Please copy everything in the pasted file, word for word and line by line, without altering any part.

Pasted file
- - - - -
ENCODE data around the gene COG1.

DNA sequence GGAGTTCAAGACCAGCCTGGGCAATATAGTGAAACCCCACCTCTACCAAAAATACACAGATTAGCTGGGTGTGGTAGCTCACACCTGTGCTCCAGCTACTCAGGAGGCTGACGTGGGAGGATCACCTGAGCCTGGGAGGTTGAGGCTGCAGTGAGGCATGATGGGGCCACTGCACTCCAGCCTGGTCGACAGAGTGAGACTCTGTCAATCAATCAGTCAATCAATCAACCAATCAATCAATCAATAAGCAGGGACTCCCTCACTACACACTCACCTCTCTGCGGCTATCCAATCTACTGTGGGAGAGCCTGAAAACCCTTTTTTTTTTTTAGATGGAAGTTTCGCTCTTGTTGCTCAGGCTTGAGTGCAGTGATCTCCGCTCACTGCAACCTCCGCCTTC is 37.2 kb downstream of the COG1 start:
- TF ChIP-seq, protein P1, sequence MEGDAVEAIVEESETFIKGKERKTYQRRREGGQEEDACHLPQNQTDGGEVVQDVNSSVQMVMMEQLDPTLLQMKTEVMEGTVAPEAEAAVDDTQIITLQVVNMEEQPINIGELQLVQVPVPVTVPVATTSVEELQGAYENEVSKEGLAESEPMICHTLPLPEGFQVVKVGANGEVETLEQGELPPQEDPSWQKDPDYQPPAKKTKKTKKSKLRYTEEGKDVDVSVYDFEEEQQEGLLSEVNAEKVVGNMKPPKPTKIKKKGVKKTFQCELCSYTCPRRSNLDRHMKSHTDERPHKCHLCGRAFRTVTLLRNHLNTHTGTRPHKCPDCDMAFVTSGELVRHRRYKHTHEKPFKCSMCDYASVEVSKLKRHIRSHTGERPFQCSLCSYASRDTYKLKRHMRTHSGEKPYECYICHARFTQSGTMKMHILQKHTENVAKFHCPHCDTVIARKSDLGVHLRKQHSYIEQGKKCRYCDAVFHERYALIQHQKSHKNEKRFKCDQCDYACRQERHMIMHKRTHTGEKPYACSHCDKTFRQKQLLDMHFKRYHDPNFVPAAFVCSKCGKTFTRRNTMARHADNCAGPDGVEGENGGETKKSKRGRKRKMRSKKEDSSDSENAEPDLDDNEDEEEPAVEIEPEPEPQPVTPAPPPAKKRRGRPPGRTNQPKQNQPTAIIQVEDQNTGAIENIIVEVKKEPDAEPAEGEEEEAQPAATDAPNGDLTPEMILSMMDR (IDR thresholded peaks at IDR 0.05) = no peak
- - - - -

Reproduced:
ENCODE data around the gene COG1.

DNA sequence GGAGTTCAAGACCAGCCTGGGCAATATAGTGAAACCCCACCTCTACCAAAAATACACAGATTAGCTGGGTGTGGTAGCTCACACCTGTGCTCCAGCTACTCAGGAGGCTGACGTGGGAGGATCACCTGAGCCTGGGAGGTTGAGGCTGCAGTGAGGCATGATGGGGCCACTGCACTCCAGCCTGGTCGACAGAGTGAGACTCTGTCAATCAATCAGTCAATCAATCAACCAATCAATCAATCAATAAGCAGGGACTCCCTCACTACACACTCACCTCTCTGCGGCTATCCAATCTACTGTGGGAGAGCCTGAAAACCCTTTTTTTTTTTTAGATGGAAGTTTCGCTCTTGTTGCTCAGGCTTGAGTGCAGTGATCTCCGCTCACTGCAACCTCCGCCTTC is 37.2 kb downstream of the COG1 start:
- TF ChIP-seq, protein P1, sequence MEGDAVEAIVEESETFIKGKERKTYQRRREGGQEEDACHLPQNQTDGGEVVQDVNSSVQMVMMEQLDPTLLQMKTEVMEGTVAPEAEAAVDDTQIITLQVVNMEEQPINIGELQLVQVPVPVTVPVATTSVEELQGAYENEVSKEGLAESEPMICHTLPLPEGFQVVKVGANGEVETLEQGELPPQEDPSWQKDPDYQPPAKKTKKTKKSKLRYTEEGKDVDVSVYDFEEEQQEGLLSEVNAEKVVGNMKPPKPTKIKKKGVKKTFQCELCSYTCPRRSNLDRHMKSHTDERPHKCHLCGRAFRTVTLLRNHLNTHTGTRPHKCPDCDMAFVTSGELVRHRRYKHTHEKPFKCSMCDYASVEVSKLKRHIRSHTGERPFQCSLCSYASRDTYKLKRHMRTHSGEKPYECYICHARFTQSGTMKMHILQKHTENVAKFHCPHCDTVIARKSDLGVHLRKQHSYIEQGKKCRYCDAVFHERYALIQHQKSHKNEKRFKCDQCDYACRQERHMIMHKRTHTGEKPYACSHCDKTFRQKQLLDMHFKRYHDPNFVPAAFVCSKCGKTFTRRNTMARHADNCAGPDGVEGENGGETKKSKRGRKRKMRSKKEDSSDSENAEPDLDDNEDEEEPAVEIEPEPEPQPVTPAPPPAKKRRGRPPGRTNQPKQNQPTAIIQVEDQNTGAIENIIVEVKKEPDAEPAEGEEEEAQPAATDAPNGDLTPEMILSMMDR (IDR thresholded peaks at IDR 0.05) = no peak